And the two of us got a loft at 711 Tehama Street in San Francisco. And suddenly, we had this amazing loft. Well, Peter tells me it was on the second floor that I used to jump down to the first floor secretly at night and use the owner's phone to call my parents. And eventually, he found out, and they threw him out of the loft. This is after I went back to New York. I had totally forgotten that story. We made a movie. You can find it on YouTube. ‘’Ronnie Landfield, Peter Reginato, 711 to Tehama Street.’’ This is an animated painting. Let's say if I was 17, Peter was 19. So it was great. I did a year. I met Marshall Efron in LA and Frank Cook, and I met a lot of different kinds of interesting people in California.
Mark: During that year, right?
Ronnie: Yeah. And I now turned 18. It was 1965 – July. I packed all my stuff and said, "I'm out of here. Going back to New York." I'm 18 years old. Now I can deal with the New York art world. I said goodbye to everybody in California. I left all my big, hard-edge paintings with Peter, and my father got mad at me for that.
Ronnie: Yeah. In those days, I didn't – I mean, if I could go back I wouldn't have done that. I would've rolled them all up and taken home those paintings.
Mark: Why do you think you left them, Ronnie? You just thought, "I can do it again"?
Ronnie: Yeah. "I can do it again." Exactly. Same thing with my series. I mean, it's like I didn't understand that you move on; your life changes. Your work changes. Everything changes.
Mark: Right. So you can't do it-
Ronnie: Can't go back.
Ronnie: I had to learn that the hard way. And it's something I'm still learning. So I went back to New York. I was listening to ‘’Like a Rolling Stone’’ on the radio and it was that moment in time I bought that ‘’Highway 61’’ Dylan album, at my parents house. And Michael calls me up, and he says, "What are you into?" I said, "Color." He says, "I'm into Louis Kahn. I'm into gray." He said, "Ronnie, come down to 500 Broadway, man. You should see my work." So I took the subway. I'm walking down Broadway from Houston Street, downtown, and I ran into Jenny in the street. And I hadn't seen her in at least two years. And I got her phone number, so we decided to hook up.
Mark: I will say, Ronnie, that is a hookup you finally did maintain."
Ronnie: Yeah. That was one that – yeah. It's been a long time. Yeah. It still is. Indeed. My wife. And we were together pretty much from that moment on. And I got to Michael's loft, and he was sharing this loft with this other painter named Peter Young. Michael and Peter had like this 5,000 square-foot loft. And he was doing these huge, monstrous rectangle-rectangle-rectangles on the wall, painted dark-gray and doing these big objects on the wall. And now, he was beginning to put these big, gray objects into the middle of the room. And you could say ala Donald Judd. Ala Robert Morris. It was clear that he was into what was happening.
And what's happening was minimal art. Peter Young, on the other hand – who was also older. Peter Young was 25, and Peter was working at Pace Gallery, which was the new gallery that just recently opened. Lucas Samaras. And Peter was doing these very interesting, all-over-type paintings. Very different from...no gesture, but he was into coloring. He was into – they were interesting paintings. They seemed...they reminded me a little bit of Adolph Gottlieb in primitive art. It was good to meet him.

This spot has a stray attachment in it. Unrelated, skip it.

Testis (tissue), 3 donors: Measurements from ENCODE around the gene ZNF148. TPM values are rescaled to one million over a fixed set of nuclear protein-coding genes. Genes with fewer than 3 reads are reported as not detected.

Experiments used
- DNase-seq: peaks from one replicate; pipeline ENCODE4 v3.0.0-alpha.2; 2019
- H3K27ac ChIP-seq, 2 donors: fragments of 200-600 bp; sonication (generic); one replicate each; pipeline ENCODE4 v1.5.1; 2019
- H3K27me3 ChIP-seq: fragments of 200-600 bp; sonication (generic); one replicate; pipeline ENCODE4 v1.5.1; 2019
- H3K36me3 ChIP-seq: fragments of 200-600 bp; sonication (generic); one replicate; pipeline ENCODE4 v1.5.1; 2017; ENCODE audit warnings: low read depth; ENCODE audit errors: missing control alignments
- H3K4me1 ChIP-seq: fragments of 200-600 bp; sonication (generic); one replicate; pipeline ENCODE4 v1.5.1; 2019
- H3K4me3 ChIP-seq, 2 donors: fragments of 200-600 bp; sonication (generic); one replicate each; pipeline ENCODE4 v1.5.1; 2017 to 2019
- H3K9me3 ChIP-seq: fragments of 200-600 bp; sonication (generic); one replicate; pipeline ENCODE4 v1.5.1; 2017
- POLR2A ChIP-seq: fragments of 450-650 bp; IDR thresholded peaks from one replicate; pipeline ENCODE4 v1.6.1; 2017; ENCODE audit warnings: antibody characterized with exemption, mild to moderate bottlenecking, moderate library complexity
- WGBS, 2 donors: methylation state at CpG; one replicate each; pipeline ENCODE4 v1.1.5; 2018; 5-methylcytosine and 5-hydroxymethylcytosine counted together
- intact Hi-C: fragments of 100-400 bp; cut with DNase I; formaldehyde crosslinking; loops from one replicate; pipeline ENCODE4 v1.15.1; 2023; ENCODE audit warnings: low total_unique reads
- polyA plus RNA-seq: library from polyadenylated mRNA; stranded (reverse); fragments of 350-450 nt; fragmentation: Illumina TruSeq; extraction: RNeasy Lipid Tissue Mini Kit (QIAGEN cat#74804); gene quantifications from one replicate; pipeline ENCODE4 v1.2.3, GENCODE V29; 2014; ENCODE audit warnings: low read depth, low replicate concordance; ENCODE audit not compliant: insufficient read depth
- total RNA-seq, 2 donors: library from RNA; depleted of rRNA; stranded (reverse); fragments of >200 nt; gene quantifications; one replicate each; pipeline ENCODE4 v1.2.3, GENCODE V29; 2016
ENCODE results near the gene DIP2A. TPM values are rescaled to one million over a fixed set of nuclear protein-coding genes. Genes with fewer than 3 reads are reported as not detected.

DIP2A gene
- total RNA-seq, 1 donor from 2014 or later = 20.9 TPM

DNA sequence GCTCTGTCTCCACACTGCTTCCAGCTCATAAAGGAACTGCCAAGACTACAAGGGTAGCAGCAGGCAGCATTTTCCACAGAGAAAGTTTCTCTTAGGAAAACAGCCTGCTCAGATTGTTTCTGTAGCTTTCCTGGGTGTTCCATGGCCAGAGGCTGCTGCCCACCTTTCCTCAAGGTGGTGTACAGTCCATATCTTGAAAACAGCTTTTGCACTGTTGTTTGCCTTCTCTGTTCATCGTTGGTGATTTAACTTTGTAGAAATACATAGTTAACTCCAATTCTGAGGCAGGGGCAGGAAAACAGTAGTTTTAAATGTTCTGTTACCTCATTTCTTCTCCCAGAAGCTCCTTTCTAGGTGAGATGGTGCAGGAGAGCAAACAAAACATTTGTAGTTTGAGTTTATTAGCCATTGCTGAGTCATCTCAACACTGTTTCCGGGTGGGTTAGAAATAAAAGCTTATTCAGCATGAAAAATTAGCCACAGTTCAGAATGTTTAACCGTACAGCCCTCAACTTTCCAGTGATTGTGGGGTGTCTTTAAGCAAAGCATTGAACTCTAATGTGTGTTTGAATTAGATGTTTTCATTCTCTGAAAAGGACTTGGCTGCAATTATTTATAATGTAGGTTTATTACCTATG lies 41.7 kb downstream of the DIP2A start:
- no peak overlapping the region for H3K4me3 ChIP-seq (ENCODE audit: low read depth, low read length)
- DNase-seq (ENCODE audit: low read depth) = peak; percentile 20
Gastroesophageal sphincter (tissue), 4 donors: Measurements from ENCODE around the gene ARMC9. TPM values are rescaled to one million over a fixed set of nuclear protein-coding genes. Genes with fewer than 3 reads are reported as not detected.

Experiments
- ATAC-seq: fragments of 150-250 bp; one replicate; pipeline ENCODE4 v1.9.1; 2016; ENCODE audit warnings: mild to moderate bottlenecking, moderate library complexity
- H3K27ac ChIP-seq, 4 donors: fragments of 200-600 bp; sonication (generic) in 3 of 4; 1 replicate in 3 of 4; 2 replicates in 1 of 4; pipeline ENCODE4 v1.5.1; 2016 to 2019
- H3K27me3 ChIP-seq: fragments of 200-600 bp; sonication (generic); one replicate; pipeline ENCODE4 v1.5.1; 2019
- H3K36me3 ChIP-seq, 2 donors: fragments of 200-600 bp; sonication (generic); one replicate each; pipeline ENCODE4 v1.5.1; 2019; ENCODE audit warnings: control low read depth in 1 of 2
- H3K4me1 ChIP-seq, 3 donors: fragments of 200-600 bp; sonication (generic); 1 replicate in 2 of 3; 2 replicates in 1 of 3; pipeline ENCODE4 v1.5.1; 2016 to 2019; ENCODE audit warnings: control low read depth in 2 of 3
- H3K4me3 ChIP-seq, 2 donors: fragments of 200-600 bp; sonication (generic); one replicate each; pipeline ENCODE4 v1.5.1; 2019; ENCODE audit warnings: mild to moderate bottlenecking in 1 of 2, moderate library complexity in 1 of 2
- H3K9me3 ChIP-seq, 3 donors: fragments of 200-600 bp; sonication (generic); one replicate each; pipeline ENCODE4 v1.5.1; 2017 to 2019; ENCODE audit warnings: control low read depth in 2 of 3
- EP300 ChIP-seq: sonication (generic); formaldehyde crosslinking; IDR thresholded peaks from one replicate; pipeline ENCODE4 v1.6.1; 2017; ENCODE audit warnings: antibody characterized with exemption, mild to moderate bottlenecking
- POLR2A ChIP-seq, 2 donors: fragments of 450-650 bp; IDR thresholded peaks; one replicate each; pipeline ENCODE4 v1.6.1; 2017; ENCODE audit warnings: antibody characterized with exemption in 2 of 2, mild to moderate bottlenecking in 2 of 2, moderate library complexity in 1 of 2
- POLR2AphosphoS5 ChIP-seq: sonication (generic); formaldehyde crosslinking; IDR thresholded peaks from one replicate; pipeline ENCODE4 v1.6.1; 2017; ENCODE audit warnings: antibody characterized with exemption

Now, in the meantime after I left Berkeley. My friend Teddy Bernstein also decided to come back to New York as well. Amongst other things, he wanted me to meet this friend of his that he knew from Boston; Brice Marden. So he introduces me to Brice. I'm 18. Brice is 25, 26. So, you know, it's like you're meeting what becomes the world. You know? Who knew? Around that same time that I met Jenny again, and I went to see Michael, and I met Peter Young. Around that time, I went to the Modern just to kind of catch up with the New York art world.
And in the lobby in the Modern, I ran into Dan Christensen and Dave Wagner. They had just quit Indiana University where Dan had been doing grad school; decided to come to New York. "What are you up to?" And I said, "I'm looking for a loft." And they said, "So are we." Eventually, they found this great, incredible loft on Great Jones Street. My friend Peter Weinberg – who, ironically enough lived in this apartment building on 57th Street and 7th Avenue, this famous apartment building with his parents...my friend Al and I rented a loft on East Broadway painting these big hard-edge paintings on it.
Again, now, I'm 18 years old. I's 1965. So I'm going to the galleries. I’m doing the best I can. I don't remember how much money, you know, the loft was. Maybe it was like $80 a month or somethin' like that. And Al and I were sharing it. I didn't have a job. But my dad was driving a truck, and he was delivering syrup to candy stores all over New York City. And he needed help. So I became my father's helper on the truck. And one day, I go down to the loft – so I come back, and Al is gone. He's left me a note. "I'm going back to California." So he left me holding the bag on this big loft. Michael shows up, and at that point he was looking for a loft. He finds this loft at 496 Broadway, between Spring and Broome streets, and talks me into sharing it with him. So – but no living. So I moved all my stuff to this loft at 496 Broadway.
Ronnie: I started my hard-edge series paintings, and I'd paint all night. And I'd listen to music. And I got myself a job working – I think it was Christmas. I was working for Macy's. I'm living with Jenny now in the East Village. She has her own apartment, and I'm – we're sharing the apartment. I've met this carpenter, and he's making me objects that I'm painting for sculpture. And he's making me some stretchers. My mother is lending me a few-hundred bucks so I could pay for the stretchers. And I get a call from Dan, and Dan says, "Hey, Ronnie, man, wanna go to a party? I heard there's this cool party that's opening." He says, "It's on Park Avenue South, I think they call it Max's." And so, I went up to the party. And it was the opening of Max's Kansas City.